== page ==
Almost every agency makes claims to offer “full integration.” But as clients are becoming more digitally savvy themselves, some are realising that what they’re getting for their fees is far from digital excellence. So here’s eight ways to tell if your agency has got their digital act together.
1. Does the agency have a clear vision for the role digital plays in their business? Every agency should be able to describe what digital means for them. Without using flowery agency-speak or the digital buzz-word of the day, the CEO should be able to articulate how digital has changed the way the agency works and where they’re trying to take the business. And if the CEO’s line is “our goal is full integration, and we’re there now”, then probe a bit deeper.
Without a clear vision, integration is impossible and the agency drifts.
2. Do they have a clear digital product offering? Agencies need to make choices about what they do, and don’t do. Should they run community management? Have back-end production in house? Digital has created many opportunities for new services and changes to existing ones. Has the management team made pro-active decisions about what they should offer? Can they demonstrate a clear process, pricing and credentials in an area of digital marketing? Or when you ask if they do something, the answer is always yes?
Agencies that make it up as they go along will be unlikely to deliver best in class service.
3. Does the agency have a spirit of collaboration? The complexity of digital is so great, no one team or even agency can be brilliant at everything under one roof. Working effectively with a large number of internal and external specialists is critical to getting the right expertise at the right time. If your creative strategy is cooked up by two people locked in a darkened room and then jealously protected from the rest of the agencies interference, you’re probably not working with the right agency.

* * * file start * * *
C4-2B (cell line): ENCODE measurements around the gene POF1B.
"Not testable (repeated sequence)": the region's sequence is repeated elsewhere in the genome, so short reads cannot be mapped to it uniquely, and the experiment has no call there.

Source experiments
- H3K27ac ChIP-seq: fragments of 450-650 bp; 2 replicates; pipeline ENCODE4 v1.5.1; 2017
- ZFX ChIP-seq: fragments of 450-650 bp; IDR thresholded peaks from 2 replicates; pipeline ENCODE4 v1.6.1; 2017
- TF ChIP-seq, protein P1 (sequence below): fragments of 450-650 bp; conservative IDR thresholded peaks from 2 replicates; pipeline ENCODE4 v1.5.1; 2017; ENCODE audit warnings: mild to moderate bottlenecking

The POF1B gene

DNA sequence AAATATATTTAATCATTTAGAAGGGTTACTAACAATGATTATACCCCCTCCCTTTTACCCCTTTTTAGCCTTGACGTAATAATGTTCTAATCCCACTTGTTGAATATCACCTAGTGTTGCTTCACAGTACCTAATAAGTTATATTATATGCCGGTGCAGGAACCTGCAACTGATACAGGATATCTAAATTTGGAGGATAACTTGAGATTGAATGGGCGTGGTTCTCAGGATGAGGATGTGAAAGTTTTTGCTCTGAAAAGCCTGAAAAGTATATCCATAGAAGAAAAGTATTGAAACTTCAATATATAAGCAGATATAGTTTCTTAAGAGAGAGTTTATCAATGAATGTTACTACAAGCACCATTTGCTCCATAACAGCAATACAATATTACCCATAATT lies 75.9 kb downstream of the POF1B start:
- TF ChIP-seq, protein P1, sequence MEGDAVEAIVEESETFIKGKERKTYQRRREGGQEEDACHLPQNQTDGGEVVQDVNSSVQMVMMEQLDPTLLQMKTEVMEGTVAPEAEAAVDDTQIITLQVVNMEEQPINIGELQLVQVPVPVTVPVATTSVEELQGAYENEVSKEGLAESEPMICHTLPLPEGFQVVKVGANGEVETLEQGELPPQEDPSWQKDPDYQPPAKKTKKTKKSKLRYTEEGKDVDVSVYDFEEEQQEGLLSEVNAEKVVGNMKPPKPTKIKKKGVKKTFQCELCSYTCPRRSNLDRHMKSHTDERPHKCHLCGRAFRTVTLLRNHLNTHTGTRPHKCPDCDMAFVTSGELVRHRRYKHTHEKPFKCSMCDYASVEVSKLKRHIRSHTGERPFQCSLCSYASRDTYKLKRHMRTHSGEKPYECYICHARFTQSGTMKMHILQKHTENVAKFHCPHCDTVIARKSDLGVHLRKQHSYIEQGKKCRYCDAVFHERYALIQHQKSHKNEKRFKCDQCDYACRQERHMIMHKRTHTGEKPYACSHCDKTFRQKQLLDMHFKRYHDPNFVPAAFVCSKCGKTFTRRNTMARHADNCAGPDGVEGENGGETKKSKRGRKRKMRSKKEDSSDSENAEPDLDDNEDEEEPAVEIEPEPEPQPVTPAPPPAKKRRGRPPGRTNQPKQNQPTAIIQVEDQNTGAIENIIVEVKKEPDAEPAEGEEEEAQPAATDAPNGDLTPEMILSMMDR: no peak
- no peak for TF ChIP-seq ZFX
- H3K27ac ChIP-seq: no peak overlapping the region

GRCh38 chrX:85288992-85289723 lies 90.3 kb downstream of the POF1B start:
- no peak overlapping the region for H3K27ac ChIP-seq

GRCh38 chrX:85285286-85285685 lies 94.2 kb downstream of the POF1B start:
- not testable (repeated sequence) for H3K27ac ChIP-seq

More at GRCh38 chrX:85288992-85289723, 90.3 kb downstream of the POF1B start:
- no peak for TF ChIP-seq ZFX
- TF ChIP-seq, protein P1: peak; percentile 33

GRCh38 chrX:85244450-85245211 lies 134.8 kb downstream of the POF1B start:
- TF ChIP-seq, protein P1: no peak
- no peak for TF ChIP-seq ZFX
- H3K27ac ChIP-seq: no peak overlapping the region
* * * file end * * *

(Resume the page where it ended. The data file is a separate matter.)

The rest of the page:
4. Are digital specialists well integrated? Turnover of digital specialists in traditional agencies runs at over 30% a year. One of the main reasons for this is separation from the client-facing teams – they’re treated like they come from the outer reaches of the galaxy. This cuts both ways too – do the experts clearly support the client team or are they visibly disgusted when the AD confuses CPC and CPA for the fifth time in a meeting? Digital teams that are not well integrated are ineffective.
5. Had the agency made investment in staff? Hiring a “digital director” or an “experience planner” isn’t enough to build an integrated agency. For every digital service the agency offers you there should be strength in depth of the people running it. The non-digital specialists should be digitally literate too – otherwise how will they know when to bring their colleagues in at the right time?
Agencies need to significantly up their game in on-the-job training to be integrated.
6. Do you have confidence in the agencies digital production capability? To say that digital production is different to traditional 30 second ads would be a disservice to chalk and cheese. Digital production requires a completely different skill set and a LOT can go wrong. Have you met technically literate producers and project managers who can manage external suppliers effectively? Are they rigorously testing all digital activity before it goes live?
Excellent digital creativity and strategy is worthless without a highly competent production team to make sure it gets delivered right.
7. Your agency should be initiating conversation about compensation for digital work with you. Most digital activity is more time consuming per ad dollar spent. It’s more complex to plan and buy media, produce digital content and maintain digital platforms. Many clients are paying less for digital than traditional work which is unsustainable. A good agency will be able to demonstrate why you need to reconsider your compensation agreement.
Agencies have to change compensation agreements to build a sustainable financial model. If they haven’t realised that yet, you should be worried.
8. What is the culture of your agency? If your agency doesn’t display digital behaviour in their daily life, it’s time to be concerned. Check out what their website is like and how often hey update their Twitter feed. Identify if they give agency staff the freedom to use digital like consumers with access to digital platforms at their desk. Finally be wary if digital is always presented by a young person rather than the CEO/your lead account man – it should be relevant at all levels.
An agency that preaches digital has to practice it.